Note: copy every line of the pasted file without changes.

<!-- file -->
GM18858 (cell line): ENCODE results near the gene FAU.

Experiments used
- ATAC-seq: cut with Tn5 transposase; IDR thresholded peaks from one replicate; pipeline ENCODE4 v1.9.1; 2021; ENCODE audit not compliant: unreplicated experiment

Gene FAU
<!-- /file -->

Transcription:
GM18858 (cell line): ENCODE results near the gene FAU.

Experiments used
- ATAC-seq: cut with Tn5 transposase; IDR thresholded peaks from one replicate; pipeline ENCODE4 v1.9.1; 2021; ENCODE audit not compliant: unreplicated experiment

Gene FAU